Furthermore, if you’re already suffering from sleeping disorders like insomnia or obstructive sleep apnea, alcohol consumption can exacerbate your symptoms.

Reduced or lack of REM sleep can affect your physical health, the way your brain works, mood, and overall well-being. Some potential negative effects include:

  • Memory impairment: Since REM sleep plays a critical role in memory consolidation, a lack thereof can lead to impaired learning ability.

  • Increased risk for depression: Studies show people with disrupted REM sleep are at higher risk for developing depression.

  • Decreased immune function: A lack of adequate restorative rest can weaken your immune system’s ability to fight infections.

  • Elevated stress levels: Disrupted sleeping patterns can increase cortisol levels in your body leading to heightened stress levels.

REM rebound

When you consume alcohol regularly over an extended period, your body adjusts its natural balance between NREM and REM stages accordingly. However, when you stop drinking altogether or reduce your intake significantly, you may experience what is known as “REM rebound.” This refers to an increase in the amount of time spent in REM stages as your body tries to make up for lost time.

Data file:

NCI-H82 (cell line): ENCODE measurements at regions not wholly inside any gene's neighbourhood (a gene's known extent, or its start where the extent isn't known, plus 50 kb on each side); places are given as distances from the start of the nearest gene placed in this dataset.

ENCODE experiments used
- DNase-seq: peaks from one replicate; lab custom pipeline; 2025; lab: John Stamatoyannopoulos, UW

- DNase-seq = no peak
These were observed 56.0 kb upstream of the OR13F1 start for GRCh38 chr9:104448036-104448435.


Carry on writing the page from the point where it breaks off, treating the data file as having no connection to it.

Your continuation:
Alcohol’s contribution to snoring and sleep apnea

Understanding snoring and obstructive sleep apnea

Snoring is a common condition affecting many. It occurs when the airway becomes partially blocked during sleep, causing the tissues in the throat to vibrate.

Obstructive sleep apnea (OSA) is a more severe form of snoring occurring when the airway completely collapses, leading to pauses in breathing.

How drinking contributes to snoring and OSA

While alcohol may make you feel drowsy and help you fall asleep faster, it can also contribute to snoring and OSA. This is because alcohol relaxes the muscles in your throat, making them more likely to collapse during sleep. As a result, your airway becomes partially or completely blocked, leading to snoring or OSA.

Impaired learning and memory from alcohol-induced sleep problems

Effects of poor-quality sleep on brain function

Sleep is essential for the brain to function properly. During sleep, the brain consolidates memories, processes information, and heals. When we don’t get enough restful sleep, our cognitive function can be impaired. Studies have shown poor quality or insufficient amount of restful sleep can affect attention, problem-solving skills, and performance.

Disruptions can lead to difficulties in memory formation. It affects a neurotransmitter called glutamate in the brain. Glutamate is responsible for creating new connections between neurons and strengthening existing ones during memory consolidation. Alcohol consumption has been shown to decrease glutamate levels in the brain, leading to impaired memory consolidation.